From Academic Kids
Palynology is the science that studies contemporary and fossil palynomorphs, including pollen, spores, dinoflagellate cysts, acritarchs, chitinozoans and scolecodonts, together with particulate organic matter (POM) and kerogen found in sedimentary rocks and sediments.
The term palynology was introduced by Hyde and Williams in 1944, following correspondence with the Swedish geologist Antevs, in the pages of the Pollen Analysis Circular (one of the first journals devoted to pollen analysis, and produced by Paul Sears in North America). Hyde and Williams chose palynology on the basis of the Greek words paluno meaning to sprinkle, and pale meaning dust (and thus similar to the Latin word pollen).
Palynology is an interdisiplinary science, and is a branch of earth science (geology or geological science) and biological science (biology), particularly plant science (botany). Stratigraphical palynology is a branch of Palaeontology and micropalaeontology which studies fossil palynomorphs from the Holocene to Precambrian.
Methods of study
Palynomorphs (usually between 5 and 500 micrometres in size) are extracted from rocks and sediments physically, by wet sieving, often after ultrasonic treatment, and chemically, by using chemical digestion to remove the non-organic fraction (e.g. using hydrochloric acid (HCl) is used to digest carbonate minerals, and hydrofluoric acid (HF) is used to digest silicate minerals in suitable fume cupboards in specialist laboratories).
Palynology is used for a diverse range of applications, related to many scientific disciplines.
- Biostratigraphy and geochronology. Geologists use palynological studies in biostratigraphy to correlate strata and determine the relative age of a given bed, horizon, formation or stratigraphical sequence.
- Palaeoecology and climate change. Palynology can be used to reconstruct past vegetation (land plants) and marine and freshwater phytoplankton communities, and so infer past environmental (palaeoenvironmental) and palaeoclimatic conditions.
- Organic palynofacies studies, which examine the preservation of the particulate organic matter and palynomorphs provides information on the depositional environment of sediments and depositional palaeoenvironments of sedimentary rocks.
- Geothermal alteration studies examine the colour of palynomorphs extracted from rocks to give the thermal alteration and maturation of sedimentary sequences, which provides estimates of maximum palaeotemperatures.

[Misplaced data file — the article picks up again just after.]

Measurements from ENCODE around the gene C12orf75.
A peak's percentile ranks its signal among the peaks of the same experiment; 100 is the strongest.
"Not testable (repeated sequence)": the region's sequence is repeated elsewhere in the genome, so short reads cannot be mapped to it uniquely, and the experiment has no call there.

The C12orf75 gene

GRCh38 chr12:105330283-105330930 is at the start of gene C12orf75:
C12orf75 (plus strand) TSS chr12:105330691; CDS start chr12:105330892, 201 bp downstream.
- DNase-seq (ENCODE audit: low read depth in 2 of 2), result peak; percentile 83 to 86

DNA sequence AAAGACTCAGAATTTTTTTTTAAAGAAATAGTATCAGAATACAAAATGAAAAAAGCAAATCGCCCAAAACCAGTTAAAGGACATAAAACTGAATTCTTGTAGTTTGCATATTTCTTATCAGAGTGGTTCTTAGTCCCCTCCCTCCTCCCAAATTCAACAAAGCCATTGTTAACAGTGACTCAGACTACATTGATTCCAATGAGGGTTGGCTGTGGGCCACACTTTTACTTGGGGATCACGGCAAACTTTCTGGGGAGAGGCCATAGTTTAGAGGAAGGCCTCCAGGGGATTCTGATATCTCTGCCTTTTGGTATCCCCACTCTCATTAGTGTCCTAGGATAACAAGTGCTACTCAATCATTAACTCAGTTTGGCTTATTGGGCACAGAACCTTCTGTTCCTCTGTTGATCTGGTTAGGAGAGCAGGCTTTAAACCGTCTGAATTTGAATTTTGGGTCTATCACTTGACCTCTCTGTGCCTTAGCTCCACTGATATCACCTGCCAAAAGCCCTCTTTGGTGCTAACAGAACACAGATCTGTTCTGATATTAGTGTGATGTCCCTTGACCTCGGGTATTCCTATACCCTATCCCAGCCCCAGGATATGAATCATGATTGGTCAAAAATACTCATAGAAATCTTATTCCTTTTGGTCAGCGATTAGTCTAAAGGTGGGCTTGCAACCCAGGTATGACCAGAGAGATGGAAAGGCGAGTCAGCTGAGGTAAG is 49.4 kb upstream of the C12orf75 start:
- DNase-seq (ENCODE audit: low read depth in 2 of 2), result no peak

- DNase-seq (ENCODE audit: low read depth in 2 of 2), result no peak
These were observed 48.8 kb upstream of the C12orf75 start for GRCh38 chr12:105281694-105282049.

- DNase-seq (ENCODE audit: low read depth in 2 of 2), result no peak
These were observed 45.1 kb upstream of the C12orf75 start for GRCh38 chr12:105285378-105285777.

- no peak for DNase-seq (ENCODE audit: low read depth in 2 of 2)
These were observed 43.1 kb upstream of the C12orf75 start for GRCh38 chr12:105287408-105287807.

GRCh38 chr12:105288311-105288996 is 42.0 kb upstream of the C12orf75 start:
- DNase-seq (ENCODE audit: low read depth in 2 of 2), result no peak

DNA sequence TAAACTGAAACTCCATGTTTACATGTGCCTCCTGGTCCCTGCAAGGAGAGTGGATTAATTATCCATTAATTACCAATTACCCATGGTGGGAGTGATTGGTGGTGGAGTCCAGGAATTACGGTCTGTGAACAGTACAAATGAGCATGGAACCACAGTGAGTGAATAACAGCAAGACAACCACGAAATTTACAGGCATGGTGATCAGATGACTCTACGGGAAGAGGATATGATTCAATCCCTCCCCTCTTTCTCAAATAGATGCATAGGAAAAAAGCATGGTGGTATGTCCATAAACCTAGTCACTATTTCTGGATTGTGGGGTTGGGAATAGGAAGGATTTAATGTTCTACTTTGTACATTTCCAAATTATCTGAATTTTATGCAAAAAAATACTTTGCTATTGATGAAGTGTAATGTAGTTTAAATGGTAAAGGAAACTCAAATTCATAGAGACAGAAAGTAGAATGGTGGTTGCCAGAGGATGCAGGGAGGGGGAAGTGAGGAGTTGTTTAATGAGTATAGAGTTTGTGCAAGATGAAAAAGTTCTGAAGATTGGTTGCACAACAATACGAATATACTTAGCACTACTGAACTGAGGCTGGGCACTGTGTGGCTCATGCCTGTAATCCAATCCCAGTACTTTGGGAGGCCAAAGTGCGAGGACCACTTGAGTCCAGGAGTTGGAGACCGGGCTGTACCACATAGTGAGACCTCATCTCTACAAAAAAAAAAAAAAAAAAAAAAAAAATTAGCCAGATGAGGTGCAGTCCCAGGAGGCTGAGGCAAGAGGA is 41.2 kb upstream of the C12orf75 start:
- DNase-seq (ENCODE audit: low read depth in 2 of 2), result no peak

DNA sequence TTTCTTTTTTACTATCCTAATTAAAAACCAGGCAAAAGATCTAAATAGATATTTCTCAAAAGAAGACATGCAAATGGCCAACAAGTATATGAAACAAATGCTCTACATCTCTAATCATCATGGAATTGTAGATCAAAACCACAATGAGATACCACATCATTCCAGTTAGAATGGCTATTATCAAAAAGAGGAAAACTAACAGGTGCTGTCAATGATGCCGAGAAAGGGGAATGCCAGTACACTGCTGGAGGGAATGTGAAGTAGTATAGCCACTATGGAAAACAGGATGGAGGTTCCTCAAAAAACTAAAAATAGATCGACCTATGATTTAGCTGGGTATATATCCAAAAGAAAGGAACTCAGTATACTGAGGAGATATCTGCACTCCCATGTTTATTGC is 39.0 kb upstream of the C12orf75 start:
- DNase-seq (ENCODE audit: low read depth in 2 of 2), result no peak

- Limnology studies. Freshwater palynomorphs and animal and plant fragments, including the prasinophytes and desmids (green algae) can be used to study past lake levels and long term climate change.
- Taxonomy and evolutionary studies.
- Forensic palynology- the study of pollen and other palynomorphs for evidence at a crime scene.
- Allergy studies. Studies of the geographic distribution and seasonal production of pollen, can help sufferers of allergies such as hay fever.
- Melissopalynology - the study of pollen and spores found in honey.
Because the distribution of acritarchs, chitinozoans, dinoflagellate cysts, pollen and spores provides evidence of stratigraphical correlation through biostratigraphy and palaeoenvironmental reconstruction, one common and lucrative application of palynology is in oil and gas exploration.
Palynology also allows scientists to infer the climatic conditions from the vegetation present in an area thousands or millions of years ago. This is a fundamental part of research into climate change.
- Moore, P.D., et al. (1991), Pollen Analysis (Second Edition). Blackwell Scientific Publications. ISBN 0632021764
- Traverse, A. (1988), Paleopalynology. Unwin Hyman ISBN 0045610010
- International Federation of Palynological Societies (http://www.geo.arizona.edu/palynology/ifps.html)
- American Association of Stratigraphic Palynologists, Inc. (AASP) (http://www.palynology.org)
- Centre for Palynology, University of Sheffield, UK (http://www.shef.ac.uk/uni/academic/N-Q/palysc/index.html)
- The Palynology Unit, Kew Gardens, UK (http://www.rbgkew.org.uk/scihort/palyn.html)
- PalDat, palynological database hosted by the University of Vienna, Austria (http://paldat.botanik.univie.ac.at/)
- The Micropalaeontological Society (http://www.nhm.ac.uk/hosted_sites/tms/)
- The American Association of Stratigraphic Palynologists (AASP) (http://www.palynology.org/)
- Commission Internationale de Microflore du Paléozoique (CIMP) (http://www.shef.ac.uk/~cidmdp/), international commission for Palaeozoic palynology.
- CIMP Subcommission on Acritarchs (http://www.shef.ac.uk/~cidmdp/cimpsuba.html)
- CIMP Chitinozoan Subcommission (http://www.shef.ac.uk/~cidmdp/cimpsubc.html)
- Linnean Society Palynology Specialist Group (LSPSG) (http://www.linnean.org)
- Canadian Association of Palynologists (http://www.scirpus.ca/cap/cap.shtml)
- Pollen and Spore Identification Literature (http://www.geo.arizona.edu/palynology/polident.html)
- Laboratory of Palaeobotany and Palynology, Utrecht, The Netherlands (http://www.bio.uu.nl/~palaeo/Engels/engels.html)da:Palynologi